Associate Vice President for Strategic Enrollment Management

Guidelines for Admittance

  • All graduate applicants must complete the online Grad Application. A one-time application fee of $40 is required.
  • Applicants should also review the Graduate Studies Website for individual program specific requirements and tasks that must be completed prior to admission. See Graduate Studies Application Process.
  • International applicants are subject to additional requirements and application deadlines. See Procedures for International Students.
  • Official transcripts from a regionally or nationally accredited institution are required and should be sent directly to the UWG Graduate Admissions Office.

Program Specific Admittance Guidelines

  • Official university transcripts from all schools attended
  • An undergraduate cumulative GPA of at least 2.7
  • Personal Statement: A letter of intent articulating professional goals
  • Two letters of recommendation
  • Resume
  • Interview with faculty

Application Deadlines

Specific program deadlines are available via the Deadlines page.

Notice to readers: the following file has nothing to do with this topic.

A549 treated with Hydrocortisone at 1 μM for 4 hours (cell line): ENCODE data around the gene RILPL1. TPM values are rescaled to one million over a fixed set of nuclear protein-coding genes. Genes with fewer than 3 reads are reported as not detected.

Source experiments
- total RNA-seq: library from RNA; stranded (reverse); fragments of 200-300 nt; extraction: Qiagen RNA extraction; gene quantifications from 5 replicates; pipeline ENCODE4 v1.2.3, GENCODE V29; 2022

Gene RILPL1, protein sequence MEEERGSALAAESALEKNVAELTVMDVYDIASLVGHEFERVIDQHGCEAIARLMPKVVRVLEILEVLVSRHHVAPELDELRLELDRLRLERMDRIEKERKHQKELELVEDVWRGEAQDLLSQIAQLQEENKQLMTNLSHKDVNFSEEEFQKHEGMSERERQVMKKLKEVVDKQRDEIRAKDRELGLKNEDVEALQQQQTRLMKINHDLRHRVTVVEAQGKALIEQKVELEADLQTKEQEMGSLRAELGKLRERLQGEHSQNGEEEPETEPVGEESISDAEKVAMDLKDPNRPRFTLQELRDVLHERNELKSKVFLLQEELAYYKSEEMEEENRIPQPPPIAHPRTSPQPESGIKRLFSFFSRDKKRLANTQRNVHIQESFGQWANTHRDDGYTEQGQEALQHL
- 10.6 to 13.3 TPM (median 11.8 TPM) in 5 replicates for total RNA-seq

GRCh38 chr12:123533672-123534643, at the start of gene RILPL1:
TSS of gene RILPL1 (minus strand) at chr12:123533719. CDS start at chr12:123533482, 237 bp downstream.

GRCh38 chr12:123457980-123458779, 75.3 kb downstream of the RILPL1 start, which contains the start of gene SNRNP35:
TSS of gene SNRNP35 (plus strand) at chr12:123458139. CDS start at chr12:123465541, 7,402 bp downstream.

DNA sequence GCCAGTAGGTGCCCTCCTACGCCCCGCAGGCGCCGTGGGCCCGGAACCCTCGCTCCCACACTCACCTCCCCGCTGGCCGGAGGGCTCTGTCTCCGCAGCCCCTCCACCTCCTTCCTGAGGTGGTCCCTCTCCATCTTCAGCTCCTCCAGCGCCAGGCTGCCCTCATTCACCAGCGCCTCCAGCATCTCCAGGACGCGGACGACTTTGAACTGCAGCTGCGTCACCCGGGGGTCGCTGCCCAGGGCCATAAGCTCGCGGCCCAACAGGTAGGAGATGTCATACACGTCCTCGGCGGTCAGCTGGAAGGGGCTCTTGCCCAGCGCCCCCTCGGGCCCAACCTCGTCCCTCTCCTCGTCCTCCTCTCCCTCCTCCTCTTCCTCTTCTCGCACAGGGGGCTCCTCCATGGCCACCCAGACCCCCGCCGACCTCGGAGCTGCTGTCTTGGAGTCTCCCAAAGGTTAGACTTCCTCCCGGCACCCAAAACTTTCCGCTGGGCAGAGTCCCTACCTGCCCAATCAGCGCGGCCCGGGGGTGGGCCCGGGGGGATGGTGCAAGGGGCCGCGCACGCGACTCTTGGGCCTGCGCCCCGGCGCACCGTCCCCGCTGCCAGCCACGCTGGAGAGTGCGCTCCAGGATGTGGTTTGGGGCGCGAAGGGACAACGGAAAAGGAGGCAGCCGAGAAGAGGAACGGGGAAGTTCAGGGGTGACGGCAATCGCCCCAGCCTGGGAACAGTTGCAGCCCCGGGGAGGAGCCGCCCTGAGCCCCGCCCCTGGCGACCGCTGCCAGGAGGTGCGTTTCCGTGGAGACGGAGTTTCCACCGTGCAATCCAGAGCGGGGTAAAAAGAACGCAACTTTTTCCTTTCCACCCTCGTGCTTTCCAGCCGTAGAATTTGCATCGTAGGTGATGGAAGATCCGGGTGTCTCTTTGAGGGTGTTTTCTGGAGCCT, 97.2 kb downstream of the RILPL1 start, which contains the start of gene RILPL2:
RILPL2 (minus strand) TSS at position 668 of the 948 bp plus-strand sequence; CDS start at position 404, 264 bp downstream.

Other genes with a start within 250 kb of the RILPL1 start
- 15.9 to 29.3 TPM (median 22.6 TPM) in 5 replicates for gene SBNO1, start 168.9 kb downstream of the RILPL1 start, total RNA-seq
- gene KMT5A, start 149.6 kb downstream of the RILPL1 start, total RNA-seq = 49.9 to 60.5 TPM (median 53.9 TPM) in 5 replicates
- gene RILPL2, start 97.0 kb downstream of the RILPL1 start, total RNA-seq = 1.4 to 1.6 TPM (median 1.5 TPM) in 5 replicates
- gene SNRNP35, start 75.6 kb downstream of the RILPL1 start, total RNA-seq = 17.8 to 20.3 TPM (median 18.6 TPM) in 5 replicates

Admission Process Checklist

The Graduate Studies Application Process checklist is available here.


Program Information or Questions:
Dr. Tommy Jackson

Application Questions or Status:
Graduate Admissions
(678) 839-1394

The College Student Affairs priority deadline is February 1st. However, we continue to review applications until all assistantship positions are filled.

Specific Graduate Admissions Deadlines are available via the Graduate School

  • This program aims to teach students an understanding of the historical, philosophical, ethical, cultural, and research foundations of higher education that informs student affairs practice. 
  • Additionally, students will gain an understanding of, and respect for, human diversity and the special needs of minoritized students. Students who graduate this program should be able to apply leadership, organizational, and management practices that assist institutions in accomplishing their mission.
  • Our students will also be able to identify legal issues and changes that affect practice in higher education.
  • Finally, students will be able to identify personal values and ethics as it influences their professional practice.